The brief feeding frenzy after the passing of John Paul II will be a period of payback against the pope whose wisdom and goodness overwhelmed the cunning of his detractors. But have no fear. The white smoke will herald the work of the Holy Spirit in bringing the Church another leader who will again. outsize those who would tailor the Church to their own measurements.

Published in Crisis Magazine, November 1, 2003

By Deal Hudson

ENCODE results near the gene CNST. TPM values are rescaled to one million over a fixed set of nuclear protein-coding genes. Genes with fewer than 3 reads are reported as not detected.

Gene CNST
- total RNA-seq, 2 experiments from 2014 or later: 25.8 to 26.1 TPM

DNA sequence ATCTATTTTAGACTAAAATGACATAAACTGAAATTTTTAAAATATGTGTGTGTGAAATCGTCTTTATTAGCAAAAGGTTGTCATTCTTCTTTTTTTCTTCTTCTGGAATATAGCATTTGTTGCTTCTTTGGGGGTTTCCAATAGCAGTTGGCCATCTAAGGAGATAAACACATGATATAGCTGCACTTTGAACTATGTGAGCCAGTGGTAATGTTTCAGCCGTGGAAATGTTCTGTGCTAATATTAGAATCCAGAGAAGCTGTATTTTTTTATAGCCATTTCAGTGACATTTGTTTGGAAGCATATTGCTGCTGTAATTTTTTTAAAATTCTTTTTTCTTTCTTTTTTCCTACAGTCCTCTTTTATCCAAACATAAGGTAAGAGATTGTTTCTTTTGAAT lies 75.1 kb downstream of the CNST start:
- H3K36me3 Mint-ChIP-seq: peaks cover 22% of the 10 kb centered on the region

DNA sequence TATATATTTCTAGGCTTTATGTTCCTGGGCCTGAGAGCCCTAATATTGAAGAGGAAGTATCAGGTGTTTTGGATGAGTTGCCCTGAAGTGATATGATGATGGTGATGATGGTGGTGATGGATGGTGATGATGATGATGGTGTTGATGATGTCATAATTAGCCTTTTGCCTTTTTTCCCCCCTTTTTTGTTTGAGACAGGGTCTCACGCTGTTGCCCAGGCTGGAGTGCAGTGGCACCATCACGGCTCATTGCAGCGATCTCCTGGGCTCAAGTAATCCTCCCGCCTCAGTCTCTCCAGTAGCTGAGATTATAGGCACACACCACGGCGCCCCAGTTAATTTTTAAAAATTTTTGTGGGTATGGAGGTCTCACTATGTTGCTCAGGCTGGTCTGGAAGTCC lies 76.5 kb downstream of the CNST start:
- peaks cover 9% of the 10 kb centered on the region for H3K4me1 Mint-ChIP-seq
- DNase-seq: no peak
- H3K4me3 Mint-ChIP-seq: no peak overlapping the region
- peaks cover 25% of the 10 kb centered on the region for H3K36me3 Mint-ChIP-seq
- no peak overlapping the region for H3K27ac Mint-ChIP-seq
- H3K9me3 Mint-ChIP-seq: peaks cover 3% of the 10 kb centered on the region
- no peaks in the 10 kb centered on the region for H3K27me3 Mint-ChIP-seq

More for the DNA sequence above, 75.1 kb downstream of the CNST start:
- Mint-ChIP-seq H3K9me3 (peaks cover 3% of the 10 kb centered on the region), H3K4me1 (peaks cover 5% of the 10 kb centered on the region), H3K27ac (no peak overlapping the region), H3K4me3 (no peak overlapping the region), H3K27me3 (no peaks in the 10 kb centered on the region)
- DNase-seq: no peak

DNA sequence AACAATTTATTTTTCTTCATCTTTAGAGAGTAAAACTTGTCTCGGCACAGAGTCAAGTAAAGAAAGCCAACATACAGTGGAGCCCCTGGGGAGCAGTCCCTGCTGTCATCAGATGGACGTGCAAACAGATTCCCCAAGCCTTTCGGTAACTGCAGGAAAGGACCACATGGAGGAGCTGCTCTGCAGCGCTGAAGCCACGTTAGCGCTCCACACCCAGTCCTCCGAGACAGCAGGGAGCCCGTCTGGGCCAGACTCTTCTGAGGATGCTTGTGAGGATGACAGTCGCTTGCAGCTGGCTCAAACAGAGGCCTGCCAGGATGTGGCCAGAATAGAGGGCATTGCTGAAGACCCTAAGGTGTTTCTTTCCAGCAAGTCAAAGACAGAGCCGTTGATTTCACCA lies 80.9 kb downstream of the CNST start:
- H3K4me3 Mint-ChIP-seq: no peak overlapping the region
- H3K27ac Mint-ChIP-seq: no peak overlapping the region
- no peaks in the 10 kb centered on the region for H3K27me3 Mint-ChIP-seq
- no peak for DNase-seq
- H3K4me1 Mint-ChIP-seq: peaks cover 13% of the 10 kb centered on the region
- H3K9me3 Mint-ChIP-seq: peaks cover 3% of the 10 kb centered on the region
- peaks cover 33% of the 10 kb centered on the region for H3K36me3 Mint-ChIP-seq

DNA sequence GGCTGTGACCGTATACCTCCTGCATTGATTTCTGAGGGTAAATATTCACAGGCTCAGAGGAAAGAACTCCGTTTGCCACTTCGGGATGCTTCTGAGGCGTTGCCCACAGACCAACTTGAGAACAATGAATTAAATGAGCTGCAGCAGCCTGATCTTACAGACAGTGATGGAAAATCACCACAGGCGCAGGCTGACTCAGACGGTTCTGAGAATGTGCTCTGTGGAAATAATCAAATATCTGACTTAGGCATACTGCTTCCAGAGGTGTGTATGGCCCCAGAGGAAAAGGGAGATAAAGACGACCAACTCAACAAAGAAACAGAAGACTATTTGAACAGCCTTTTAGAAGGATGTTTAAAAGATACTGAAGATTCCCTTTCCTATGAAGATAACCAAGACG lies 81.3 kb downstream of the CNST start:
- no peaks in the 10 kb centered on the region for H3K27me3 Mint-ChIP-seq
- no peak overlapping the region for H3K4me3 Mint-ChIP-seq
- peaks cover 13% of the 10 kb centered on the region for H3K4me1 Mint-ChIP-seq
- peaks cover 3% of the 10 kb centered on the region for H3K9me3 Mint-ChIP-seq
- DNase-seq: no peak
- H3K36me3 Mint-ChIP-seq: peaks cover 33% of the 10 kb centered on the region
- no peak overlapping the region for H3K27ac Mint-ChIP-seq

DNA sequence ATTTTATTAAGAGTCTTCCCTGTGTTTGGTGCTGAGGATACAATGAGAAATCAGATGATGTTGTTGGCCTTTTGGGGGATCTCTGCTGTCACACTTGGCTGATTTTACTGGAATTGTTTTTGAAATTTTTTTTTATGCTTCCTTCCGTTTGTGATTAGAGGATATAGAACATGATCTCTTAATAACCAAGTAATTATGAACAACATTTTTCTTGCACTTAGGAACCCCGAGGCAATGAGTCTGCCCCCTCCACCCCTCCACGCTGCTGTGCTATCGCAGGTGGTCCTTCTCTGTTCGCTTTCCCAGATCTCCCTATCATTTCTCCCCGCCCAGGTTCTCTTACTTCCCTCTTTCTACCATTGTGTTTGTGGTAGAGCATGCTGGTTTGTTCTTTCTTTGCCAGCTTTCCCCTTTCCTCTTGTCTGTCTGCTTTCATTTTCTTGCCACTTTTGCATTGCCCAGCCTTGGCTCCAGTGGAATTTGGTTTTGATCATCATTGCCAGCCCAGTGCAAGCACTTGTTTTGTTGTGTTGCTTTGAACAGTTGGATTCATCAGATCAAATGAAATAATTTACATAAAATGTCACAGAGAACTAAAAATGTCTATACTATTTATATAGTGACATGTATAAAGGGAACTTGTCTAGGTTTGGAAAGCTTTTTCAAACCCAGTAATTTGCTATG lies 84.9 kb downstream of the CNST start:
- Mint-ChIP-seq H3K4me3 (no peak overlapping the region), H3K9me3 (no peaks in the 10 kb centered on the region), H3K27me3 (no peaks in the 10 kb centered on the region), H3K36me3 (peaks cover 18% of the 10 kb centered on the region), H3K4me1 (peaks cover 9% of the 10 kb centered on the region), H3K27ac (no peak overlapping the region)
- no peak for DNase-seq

Deal W. Hudson was born November 20, 1949 in Denver, CO, to Emmie and Jack Hudson, both native Texans. Dr. Hudson had an older sister Ruth, and eventually, a younger sister, Elizabeth. Emmie Hudson, Ruth Hudson and Elizabeth Hudson now live in Houston, TX; Jack Hudson passed away some years ago. The late Jack Hudson was a captain for Braniff Airlines in Denver at the time of Dr. Hudson’s birth. Later the family moved to Kansas City when his father joined the Federal Aviation Agency. From Kansas City, the Hudson family moved to Minneapolis, then to Massapequa, NY, and finally to Alexandria, VA, where they first occupied a home overlooking the Potomac River adjacent to the Mount Vernon estate. After a year, the family moved to a home on Tarpon Lane a few houses up the street from the Yacht Haven boat docks. Dr. Hudson attended Mt. Vernon Elementary School from grades 4 to 6 and has a special gratitude for the teaching of Mr. Hoppe who first told him was a ‘smart lad.’ Having moved with his family to Fort Worth, TX in 1960, Dr. Hudson attended William Monnig Junior High and Arlington Heights HS. In high school, Dr. Hudson was captain of the golf team, editor of the literary magazine (Guerdon), and performed the role of Peter in the ‘The Diary of Anne Frank’ during his senior year. Dr. Hudson graduated cum laude with a major in philosophy from the University of Texas-Austin in 1971 where his undergraduate advisor was Prof. John Silber. His teachers at the University of Texas included Prof. Louis Mackey and Prof. Larry Caroline. Dr. Hudson minored in both classics and English literature. Dr. Hudson lived in Atlanta from 1974-1989, where he attended Emory University, receiving a Phd from the Graduate Institute for the LIberal Arts. He also taught philosophy at Mercer University in Atlanta from 1980-89. In 1989 Dr. Hudson and his family left Atlanta when he was hired to teach philosophy at Fordham University in the Bronx. Dr. Hudson taught at Fordham, and also part-time at New York University, from 1989 to 1994. Dr. Hudson first came to Atlanta in after graduation from Princeton Theological Seminary (PTS) with an M.Div. While at PTS, Dr. Hudson managed the Baptist Student Union at Princeton University and became its first director. Dr. Hudson also was licensed at a minister in the Southern Baptist Convention at Madison Baptist Church in Madison, NJ. Dr. Hudson’s primary area of study at PTS was the history of Christian doctrine which he pursued with Dr. Karlfried Froelich. In 1984 Dr. Hudson was received in the Catholic Church by Msgr. Richard Lopez, with the special permission of Archbishop Thomas A. Donnellan, at the chapel of Our Lady of Perpetual Help Cancer Home in Atlanta. Dr. Hudson has been married twenty-five years to Theresa Carver Hudson and they have two children, Hannah Clare, 23, and Cyprian Joseph (Chip), 15, adopted from Romania when he was three years old. The Hudson family has lived in Fairfax, VA for more than fifteen years, after having lived five years in Bronxville, NY and a year in Atlanta, GA, where Theresa and Deal were married.